Calling to Mind the Regarder of the Sounds
Becoming Aware of Your Own Abilities
Chapter 25 of the Lotus Sutra, “The Bodhisattva Regarder of the Sounds of the World” (sometimes called the Regarder of Sounds Sutra), is popular with many people in East Asia. We draw strength from the teaching that when we are suffering, if we sincerely call to mind the Regarder of Sounds, she immediately responds to our voice and liberates us from suffering.
This is why the Regarder of Sounds has many followers. However, hearing only this, it may seem like following her is merely the belief that we can ask for and receive divine benefits. But I think that if calling her to mind can serve as the catalyst to seriously turning toward the teachings of the Buddha, doing so should be respected as a gateway to the faith.
This said, I also believe that the Regarder of Sounds Sutra is not merely the teaching that all we have to do is call her to mind and she will liberate or help us, because it is included in and infused with the spirit of the teachings of the Lotus Sutra.
One of these teachings is the importance of being aware of your own abilities. Every day, when we perform sutra recitation, we recite this verse: “The wondrous wisdom power of the Regarder of Sounds / Can free them from the sufferings of the world.” Regarding the meaning of these words, Founder Niwano said, “When you are facing some hardship, the strength to turn the situation around actually comes from within. It is the incredible spiritual power that develops by taking nourishment from that hardship.”
This means that our inherent power to rise from the depths of suffering and grow by turning suffering into nourishment is, in fact, “the wondrous wisdom power of the Regarder of Sounds.”
The poet Sansei Yamao (1938–2001) said that when we call to mind the Regarder of Sounds, we call to mind the dynamic power to live that we have inside us. In other words, we ourselves are the Regarder of Sounds, and when we believe in our own abilities—and earnestly call to mind the power of our inner Regarder of Sounds—our hearts will be filled with feelings of reassurance and our minds energized, both of which signify liberation from suffering.
The Desire to Liberate All People
When we are in the midst of suffering and about to give up hope, if we suddenly realize that no suffering lasts forever, we gain courage and hold firm. When we are tormented by feelings of loneliness and the impulse to die presses upon us, we can regain the power to live by remembering someone who watched over us with loving-kindness.
This is the moment when we awaken to the truths that all things are impermanent and all things are without self—the moment when our new lives begin. Even if at the time you didn’t recognize it as the Buddha’s teaching, there is no doubt that you were able to lift yourself up through the wisdom power (that is, the wondrous wisdom power) that you yourself possess.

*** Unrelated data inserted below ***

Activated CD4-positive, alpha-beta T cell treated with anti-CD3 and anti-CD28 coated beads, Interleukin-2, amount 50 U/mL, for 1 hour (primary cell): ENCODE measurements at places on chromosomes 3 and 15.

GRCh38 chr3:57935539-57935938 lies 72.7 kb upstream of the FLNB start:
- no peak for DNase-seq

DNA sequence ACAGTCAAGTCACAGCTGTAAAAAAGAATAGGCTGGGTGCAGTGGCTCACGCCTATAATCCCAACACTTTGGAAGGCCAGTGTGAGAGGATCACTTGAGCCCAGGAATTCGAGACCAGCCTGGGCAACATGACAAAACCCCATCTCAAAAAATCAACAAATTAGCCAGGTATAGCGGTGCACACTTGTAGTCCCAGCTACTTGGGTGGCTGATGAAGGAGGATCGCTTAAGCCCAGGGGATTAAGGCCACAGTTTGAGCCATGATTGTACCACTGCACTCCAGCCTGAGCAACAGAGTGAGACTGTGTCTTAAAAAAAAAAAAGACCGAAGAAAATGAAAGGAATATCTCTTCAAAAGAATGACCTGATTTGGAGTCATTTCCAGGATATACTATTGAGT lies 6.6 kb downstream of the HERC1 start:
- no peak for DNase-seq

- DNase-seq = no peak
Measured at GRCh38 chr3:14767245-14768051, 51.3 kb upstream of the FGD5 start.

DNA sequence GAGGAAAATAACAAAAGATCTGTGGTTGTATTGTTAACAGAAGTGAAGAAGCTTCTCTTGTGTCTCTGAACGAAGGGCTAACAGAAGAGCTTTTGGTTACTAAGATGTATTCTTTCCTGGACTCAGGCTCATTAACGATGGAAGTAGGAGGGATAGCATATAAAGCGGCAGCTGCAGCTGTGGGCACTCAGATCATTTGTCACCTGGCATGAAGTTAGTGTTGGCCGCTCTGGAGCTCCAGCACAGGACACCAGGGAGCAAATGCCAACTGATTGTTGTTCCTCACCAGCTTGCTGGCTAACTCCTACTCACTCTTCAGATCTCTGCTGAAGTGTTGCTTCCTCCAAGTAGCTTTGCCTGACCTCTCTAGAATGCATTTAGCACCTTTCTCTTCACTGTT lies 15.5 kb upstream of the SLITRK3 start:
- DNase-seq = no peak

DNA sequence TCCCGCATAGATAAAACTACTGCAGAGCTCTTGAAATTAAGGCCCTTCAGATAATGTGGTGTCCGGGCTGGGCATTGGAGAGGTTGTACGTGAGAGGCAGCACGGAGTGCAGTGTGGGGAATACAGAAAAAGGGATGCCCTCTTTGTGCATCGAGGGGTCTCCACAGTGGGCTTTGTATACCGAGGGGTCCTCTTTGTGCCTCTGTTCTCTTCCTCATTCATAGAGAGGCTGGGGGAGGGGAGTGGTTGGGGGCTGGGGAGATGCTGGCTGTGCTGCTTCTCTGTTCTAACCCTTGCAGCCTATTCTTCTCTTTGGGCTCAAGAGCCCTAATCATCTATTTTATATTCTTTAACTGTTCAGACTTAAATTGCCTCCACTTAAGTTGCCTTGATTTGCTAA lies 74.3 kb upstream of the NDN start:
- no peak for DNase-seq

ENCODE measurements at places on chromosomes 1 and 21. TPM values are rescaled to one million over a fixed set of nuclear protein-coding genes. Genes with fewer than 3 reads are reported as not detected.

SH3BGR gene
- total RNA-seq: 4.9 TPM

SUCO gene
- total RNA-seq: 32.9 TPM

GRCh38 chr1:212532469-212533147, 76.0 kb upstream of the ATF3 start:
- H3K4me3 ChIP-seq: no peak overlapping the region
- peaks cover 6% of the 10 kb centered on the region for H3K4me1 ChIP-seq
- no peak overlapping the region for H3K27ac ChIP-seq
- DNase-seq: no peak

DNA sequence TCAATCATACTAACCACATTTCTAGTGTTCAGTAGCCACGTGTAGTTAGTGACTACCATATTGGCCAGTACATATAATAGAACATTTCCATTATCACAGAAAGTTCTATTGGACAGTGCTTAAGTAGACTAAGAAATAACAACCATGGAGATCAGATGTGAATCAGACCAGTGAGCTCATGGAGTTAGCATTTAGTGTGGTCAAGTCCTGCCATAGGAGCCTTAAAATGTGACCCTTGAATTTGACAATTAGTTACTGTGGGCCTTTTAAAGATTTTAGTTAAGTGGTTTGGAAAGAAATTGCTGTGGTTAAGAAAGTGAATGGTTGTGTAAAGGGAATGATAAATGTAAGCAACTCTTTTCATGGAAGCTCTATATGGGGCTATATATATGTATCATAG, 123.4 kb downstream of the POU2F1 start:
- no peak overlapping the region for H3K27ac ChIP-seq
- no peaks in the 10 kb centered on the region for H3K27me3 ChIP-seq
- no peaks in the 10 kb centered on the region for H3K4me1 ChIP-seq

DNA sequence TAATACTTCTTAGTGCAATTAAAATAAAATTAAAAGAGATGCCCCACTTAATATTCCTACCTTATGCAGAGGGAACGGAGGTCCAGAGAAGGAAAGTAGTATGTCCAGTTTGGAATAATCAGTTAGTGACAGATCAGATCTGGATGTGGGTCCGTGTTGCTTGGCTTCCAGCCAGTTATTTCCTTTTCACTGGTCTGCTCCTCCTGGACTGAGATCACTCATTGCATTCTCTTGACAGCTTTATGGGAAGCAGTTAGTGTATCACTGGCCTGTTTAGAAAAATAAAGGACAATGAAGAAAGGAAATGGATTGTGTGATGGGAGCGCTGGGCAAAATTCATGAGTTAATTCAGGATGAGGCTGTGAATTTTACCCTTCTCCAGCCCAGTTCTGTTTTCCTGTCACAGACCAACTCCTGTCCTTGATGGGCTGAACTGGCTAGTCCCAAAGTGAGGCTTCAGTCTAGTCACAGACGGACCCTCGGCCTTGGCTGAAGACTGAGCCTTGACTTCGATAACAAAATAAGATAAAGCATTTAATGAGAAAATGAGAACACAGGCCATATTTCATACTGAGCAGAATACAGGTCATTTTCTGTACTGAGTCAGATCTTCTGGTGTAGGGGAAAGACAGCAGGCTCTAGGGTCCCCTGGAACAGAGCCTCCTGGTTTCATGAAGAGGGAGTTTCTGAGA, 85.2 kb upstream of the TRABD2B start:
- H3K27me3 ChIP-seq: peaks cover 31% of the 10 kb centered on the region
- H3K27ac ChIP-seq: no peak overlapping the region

When some people are really suffering, they may implore, “Regarder of Sounds, please help me.” Of course, this is all right. Even if such an invocation is for earthly benefits, as long as those in suffering are sincere in calling to mind the Regarder of Sounds, when they become one with their inner Regarder of Sounds, it is their own inherent power at work.
In this sense, just like the aphorism “skillful means are truth” indicates, the Regarder of Sounds Sutra teaches us that anyone who can become aware of their buddha nature through skillful means (calling to mind the powers of the Regarder of Sounds) is liberated and opened up to the realm of complete freedom.
Furthermore, the Regarder of Sounds Sutra repeatedly explains how the Bodhisattva Regarder of the Sounds of the World employs various methods to liberate people from suffering. And isn’t this yet another form of skillful means that makes us realize we have the same desire as the Regarder of Sounds to liberate all people? By calling to her to mind, if you realize you want to bring people happiness and peace of mind like the Thousand-Armed Regarder of Sounds who extends one thousand arms to do so, you take a step forward in the practice that makes you a bodhisattva. The Regarder of Sounds Sutra teaches us the importance of this.
We all have a bodhisattva we aim to emulate, whether the Regarder of Sounds, Ksitigharba, Never Unworthy of Respect, or another. We also all have our own way of walking as a bodhisattva. I will explore this in the next issue, where I will discuss bodhisattva practices.